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Polish v Western farm produce?


Polonius3 1,000 | 12,446
22 Mar 2010 #1
Can anyone explain how it pays the Belgian and Dutch to flood Poland with their veggies and fruit, often undercutting the prices charged for Polish produce? The people producing and preparing it in the Benelux earn a higherr wage, the goods have to be transported across half of Europe and still they come out ahead. As for quality and nutriotional value, the imported stuff is possibly genetically modified, chemcially fertilised, preserved and prettified, but even so shouldn't it cost much more at the retail end than locally produced stuff.
enkidu 7 | 623
22 Mar 2010 #2
Partially - you answered your question yourself. Hi-tech modified vegetables and industrial scale farms plus subsidies vs Polish traditional, family running 5ha farms.
But the taste is different.
For instance if you would ask me if the western strawberries taste more like strawberries or shampoo, I would answer: Strawberries, off course. But it don't taste like a real thing.

Living in the UK, I feel very sorry for millions of the natives who never in their life tasted the real butter, strawberries, mushrooms, pork, cream, milk, blackberries, cheese etc. What you can buy at Tesco is a remote remainder of the real taste.
SzwedwPolsce 11 | 1,595
22 Mar 2010 #3
The effectiveness is much higher in this huge facilities. All small details are optimized to 100%. Poland has a lot of small scale, old fashioned, production.

Living in the UK, I feel very sorry for millions of the natives who never in their life tasted the real butter, strawberries, mushrooms, pork, cream, milk, blackberries, cheese etc. What you can buy at Tesco is a remote remainder of the real taste.

True. And this is what most stores in Poland sell these days as well.
SeanBM 35 | 5,808
22 Mar 2010 #4
Poland has a lot of small scale, old fashioned, production.

I find this to be a huge visual difference when I drive an hour from here (Poland) across the boarder to Slovakia.
There are big co-operatives in Slovakia, I think co-ops has the connotation of communist here in Poland.
So you get lots and lots of small thin strips of fields here, whereas in Slovakia they have joined them together in some places.

I often see a cow with a few metres of rope nailed to a field, it is very strange for an Irishman.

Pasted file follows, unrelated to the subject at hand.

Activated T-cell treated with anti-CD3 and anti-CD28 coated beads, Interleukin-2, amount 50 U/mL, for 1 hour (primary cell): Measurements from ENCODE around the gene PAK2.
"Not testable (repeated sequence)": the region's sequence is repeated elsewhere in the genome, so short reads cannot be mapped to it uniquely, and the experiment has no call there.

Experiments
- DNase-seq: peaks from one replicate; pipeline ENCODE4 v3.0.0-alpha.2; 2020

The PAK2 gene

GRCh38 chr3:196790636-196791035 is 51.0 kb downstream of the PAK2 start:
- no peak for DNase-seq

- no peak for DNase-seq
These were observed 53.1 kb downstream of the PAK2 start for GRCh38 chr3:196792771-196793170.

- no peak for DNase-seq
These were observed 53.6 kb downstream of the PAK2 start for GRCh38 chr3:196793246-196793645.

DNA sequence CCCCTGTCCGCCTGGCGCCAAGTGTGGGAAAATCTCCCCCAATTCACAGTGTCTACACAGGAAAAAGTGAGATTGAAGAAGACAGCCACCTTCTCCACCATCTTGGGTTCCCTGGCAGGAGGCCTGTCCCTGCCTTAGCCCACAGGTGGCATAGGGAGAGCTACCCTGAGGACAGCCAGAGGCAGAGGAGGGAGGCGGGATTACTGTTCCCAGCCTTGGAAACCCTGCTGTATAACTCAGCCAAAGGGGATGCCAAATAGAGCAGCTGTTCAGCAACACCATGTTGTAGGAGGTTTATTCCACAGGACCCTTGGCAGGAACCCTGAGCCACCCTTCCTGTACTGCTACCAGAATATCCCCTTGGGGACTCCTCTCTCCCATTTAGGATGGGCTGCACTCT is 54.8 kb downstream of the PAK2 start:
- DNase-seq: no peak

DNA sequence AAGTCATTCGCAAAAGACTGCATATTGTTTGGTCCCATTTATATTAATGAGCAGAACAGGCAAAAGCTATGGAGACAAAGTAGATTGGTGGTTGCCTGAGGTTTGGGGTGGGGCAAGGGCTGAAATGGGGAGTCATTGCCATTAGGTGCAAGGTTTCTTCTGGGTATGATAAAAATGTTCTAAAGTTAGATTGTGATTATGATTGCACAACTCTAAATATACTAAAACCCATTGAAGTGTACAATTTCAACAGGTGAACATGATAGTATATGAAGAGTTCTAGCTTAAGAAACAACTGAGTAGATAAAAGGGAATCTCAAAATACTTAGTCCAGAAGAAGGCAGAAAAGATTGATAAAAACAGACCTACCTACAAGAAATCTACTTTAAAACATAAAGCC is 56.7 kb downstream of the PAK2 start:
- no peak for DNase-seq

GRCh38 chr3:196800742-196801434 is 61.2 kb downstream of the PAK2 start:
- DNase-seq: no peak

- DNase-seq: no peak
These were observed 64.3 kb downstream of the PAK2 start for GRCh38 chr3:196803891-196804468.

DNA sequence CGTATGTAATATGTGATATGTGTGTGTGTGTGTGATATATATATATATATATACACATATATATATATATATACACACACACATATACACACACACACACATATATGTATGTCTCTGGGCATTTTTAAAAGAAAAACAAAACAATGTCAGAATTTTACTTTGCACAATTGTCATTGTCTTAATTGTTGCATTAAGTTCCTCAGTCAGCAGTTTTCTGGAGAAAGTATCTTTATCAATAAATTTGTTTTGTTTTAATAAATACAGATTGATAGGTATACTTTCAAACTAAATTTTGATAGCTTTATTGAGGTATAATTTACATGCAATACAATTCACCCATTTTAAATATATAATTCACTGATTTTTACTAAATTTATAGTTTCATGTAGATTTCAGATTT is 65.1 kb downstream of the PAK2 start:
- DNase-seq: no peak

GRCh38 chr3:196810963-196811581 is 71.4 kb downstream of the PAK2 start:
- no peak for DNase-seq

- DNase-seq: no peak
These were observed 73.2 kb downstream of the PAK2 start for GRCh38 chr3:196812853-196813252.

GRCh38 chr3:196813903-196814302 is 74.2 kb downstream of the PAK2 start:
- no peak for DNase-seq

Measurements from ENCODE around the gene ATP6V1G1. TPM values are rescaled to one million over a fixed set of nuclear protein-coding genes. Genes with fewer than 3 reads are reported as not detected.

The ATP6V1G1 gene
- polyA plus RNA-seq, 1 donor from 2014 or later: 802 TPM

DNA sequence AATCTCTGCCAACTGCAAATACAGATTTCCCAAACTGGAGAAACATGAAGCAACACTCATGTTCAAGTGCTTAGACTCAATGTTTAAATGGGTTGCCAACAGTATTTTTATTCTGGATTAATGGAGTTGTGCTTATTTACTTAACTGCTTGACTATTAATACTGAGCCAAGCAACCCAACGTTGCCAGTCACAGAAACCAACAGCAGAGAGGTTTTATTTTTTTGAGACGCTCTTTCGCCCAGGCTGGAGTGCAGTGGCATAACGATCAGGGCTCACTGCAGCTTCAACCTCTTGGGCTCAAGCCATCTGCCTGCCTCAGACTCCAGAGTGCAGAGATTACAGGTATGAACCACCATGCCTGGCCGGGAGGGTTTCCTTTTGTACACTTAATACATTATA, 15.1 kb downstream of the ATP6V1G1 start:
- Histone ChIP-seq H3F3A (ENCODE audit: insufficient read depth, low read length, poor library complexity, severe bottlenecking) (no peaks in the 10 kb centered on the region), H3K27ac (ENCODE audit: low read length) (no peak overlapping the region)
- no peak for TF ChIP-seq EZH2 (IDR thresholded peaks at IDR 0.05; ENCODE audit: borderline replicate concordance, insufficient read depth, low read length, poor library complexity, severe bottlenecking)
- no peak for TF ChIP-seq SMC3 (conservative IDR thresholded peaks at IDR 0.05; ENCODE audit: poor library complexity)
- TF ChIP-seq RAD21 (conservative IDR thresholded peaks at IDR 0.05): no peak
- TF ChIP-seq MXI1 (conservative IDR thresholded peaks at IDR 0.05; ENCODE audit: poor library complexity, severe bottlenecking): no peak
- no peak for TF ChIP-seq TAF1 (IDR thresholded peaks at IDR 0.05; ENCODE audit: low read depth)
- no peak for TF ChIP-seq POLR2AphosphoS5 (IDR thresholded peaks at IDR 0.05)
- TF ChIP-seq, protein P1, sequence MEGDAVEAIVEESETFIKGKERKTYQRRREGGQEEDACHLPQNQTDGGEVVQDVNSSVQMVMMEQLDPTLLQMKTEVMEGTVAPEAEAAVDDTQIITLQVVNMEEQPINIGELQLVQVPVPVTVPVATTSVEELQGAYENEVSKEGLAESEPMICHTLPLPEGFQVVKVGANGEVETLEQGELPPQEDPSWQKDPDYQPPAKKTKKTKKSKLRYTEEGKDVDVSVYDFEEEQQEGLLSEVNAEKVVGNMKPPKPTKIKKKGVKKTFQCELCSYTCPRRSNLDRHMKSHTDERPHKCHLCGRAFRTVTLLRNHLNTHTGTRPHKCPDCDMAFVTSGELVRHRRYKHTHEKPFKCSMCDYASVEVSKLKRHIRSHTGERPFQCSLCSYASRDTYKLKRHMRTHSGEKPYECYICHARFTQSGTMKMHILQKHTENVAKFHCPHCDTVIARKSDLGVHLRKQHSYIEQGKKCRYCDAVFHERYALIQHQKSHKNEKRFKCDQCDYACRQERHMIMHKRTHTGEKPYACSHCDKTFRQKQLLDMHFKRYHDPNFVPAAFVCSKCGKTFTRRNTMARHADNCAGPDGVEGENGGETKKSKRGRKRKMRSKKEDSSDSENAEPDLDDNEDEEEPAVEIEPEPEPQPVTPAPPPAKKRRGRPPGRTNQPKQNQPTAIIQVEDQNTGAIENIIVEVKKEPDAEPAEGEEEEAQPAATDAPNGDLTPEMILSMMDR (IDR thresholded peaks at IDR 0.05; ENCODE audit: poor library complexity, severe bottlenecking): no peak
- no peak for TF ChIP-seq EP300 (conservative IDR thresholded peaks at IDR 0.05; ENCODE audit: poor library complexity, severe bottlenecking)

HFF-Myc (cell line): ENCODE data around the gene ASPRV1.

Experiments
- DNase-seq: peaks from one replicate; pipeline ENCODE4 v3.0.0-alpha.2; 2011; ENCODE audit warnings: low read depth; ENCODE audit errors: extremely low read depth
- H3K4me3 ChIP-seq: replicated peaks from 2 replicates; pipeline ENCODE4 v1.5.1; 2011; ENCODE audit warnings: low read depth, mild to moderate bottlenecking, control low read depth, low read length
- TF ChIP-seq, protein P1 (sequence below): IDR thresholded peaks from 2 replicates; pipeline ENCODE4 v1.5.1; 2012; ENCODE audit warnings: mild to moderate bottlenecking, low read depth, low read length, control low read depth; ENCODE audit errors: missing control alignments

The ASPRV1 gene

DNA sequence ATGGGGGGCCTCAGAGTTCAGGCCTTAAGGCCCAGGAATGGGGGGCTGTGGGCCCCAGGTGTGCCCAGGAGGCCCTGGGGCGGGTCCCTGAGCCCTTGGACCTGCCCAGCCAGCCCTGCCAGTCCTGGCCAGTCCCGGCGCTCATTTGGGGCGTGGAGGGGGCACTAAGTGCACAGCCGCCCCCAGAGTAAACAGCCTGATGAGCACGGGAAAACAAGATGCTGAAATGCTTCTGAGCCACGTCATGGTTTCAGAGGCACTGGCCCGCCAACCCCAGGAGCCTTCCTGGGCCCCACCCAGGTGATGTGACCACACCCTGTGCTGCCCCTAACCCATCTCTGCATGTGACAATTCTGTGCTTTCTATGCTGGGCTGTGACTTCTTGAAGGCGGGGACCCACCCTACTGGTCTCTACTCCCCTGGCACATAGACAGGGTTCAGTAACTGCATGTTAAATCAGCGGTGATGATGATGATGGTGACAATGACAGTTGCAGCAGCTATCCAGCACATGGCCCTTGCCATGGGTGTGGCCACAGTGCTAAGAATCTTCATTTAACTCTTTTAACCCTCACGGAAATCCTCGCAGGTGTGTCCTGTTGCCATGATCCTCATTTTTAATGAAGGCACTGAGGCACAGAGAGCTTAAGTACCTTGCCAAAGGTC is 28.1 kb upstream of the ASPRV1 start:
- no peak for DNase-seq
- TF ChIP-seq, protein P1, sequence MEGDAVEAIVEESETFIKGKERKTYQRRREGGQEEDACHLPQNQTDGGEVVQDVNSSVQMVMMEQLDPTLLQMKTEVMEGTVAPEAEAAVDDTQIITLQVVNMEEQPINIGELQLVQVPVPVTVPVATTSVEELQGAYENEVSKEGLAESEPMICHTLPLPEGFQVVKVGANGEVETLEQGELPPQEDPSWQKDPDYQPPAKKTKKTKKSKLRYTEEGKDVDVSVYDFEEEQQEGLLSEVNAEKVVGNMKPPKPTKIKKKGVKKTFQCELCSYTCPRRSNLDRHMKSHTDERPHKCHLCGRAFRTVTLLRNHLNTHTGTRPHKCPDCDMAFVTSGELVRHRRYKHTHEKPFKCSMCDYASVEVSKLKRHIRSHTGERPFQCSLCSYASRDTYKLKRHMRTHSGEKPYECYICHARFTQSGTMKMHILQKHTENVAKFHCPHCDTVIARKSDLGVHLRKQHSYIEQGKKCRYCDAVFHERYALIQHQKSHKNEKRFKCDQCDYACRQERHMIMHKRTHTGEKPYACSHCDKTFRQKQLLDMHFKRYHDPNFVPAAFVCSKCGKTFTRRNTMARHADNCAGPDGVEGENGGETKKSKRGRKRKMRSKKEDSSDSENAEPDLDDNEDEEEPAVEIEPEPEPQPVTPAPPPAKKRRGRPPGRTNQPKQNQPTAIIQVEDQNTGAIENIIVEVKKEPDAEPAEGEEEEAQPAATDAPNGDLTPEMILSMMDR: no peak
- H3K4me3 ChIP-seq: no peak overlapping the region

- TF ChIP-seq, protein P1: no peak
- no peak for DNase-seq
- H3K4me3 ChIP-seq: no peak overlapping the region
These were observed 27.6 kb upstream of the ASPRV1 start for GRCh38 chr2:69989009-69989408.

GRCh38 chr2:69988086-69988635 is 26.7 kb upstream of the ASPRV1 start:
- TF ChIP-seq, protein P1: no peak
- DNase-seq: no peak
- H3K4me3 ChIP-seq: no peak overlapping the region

I still don't understand why people don't make a boarder and just let the cows walk around? probably money but it just seems strange to me.

As for quality and nutriotional value, the imported stuff is possibly genetically modified, chemcially fertilised, preserved and prettified, but even so shouldn't it cost much more at the retail end than locally produced stuff.

It could be that the mass production farms sell their produce for less when the fulfil their quota?

I know the U.S. and Europe sell some African countries their surplus of food for less than the local farmers can.
Effectively destroying local farming livelihoods.
So for an example a farmer produces 10 million tons of corn, if he sells it in his own country, the price of corn would go down, so he sells 4 million tons to his own country and can sell the extra 6 million tons at rock bottom prices abroad.

If they don't sell the surplus they destroy it by burning it.

The old supply and demand business practice, it isn't fair but that seems to be the way things are done.
SzwedwPolsce 11 | 1,595
22 Mar 2010 #5
I often see a cow with a few metres of rope nailed to a field

That is f*cked up, and shouldn't be allowed at all.
convex 20 | 3,978
22 Mar 2010 #6
The old supply and demand business practice, it isn't fair but that seems to be the way things are done.

The problem with free trade is when subsidies are involved. It can never be free when one country is massively subsidizing people to farm a certain crop.
SeanBM 35 | 5,808
22 Mar 2010 #7